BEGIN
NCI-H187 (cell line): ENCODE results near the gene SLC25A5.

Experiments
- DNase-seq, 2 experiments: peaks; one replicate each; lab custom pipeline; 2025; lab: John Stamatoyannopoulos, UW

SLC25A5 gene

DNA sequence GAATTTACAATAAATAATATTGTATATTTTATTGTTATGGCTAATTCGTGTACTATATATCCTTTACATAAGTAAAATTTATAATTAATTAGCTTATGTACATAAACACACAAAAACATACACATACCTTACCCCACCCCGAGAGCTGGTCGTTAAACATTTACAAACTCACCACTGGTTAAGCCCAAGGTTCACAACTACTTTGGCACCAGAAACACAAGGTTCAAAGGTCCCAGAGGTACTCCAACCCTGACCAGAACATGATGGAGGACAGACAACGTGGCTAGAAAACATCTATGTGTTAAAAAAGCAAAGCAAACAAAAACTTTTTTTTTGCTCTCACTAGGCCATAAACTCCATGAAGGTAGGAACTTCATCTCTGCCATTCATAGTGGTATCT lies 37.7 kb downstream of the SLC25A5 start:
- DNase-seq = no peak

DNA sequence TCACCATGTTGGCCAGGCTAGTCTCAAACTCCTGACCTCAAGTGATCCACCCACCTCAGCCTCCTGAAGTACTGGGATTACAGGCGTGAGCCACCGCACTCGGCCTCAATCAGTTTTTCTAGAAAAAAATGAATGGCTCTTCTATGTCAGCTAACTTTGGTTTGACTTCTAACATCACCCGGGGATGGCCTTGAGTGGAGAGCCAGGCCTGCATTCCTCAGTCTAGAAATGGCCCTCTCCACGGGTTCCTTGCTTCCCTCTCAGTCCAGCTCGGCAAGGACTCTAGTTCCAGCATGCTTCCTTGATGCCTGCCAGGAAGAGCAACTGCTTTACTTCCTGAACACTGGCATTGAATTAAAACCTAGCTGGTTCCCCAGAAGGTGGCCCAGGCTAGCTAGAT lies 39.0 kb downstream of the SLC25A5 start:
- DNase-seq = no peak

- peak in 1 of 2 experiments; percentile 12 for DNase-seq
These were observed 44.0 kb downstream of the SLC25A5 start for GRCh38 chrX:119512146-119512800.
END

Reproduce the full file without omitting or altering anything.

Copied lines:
NCI-H187 (cell line): ENCODE results near the gene SLC25A5.

Experiments
- DNase-seq, 2 experiments: peaks; one replicate each; lab custom pipeline; 2025; lab: John Stamatoyannopoulos, UW

SLC25A5 gene

DNA sequence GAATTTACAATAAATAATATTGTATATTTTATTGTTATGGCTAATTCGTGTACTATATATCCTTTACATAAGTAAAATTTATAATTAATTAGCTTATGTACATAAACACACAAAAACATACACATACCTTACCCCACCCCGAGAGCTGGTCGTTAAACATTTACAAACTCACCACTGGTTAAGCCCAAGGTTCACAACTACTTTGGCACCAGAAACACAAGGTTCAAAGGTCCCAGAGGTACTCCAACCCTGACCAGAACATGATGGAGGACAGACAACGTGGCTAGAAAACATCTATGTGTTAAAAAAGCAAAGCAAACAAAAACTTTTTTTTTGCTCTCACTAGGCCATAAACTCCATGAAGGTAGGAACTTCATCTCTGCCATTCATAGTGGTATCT lies 37.7 kb downstream of the SLC25A5 start:
- DNase-seq = no peak

DNA sequence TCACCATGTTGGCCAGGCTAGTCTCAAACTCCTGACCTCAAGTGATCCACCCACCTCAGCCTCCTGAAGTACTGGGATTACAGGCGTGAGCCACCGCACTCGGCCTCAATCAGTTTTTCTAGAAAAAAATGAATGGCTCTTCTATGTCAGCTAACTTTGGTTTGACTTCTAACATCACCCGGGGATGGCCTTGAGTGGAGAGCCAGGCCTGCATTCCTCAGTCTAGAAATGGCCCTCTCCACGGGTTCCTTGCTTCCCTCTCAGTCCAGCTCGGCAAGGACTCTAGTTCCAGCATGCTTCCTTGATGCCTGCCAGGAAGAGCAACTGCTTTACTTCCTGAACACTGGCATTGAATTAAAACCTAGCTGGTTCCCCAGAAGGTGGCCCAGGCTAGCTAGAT lies 39.0 kb downstream of the SLC25A5 start:
- DNase-seq = no peak

- peak in 1 of 2 experiments; percentile 12 for DNase-seq
These were observed 44.0 kb downstream of the SLC25A5 start for GRCh38 chrX:119512146-119512800.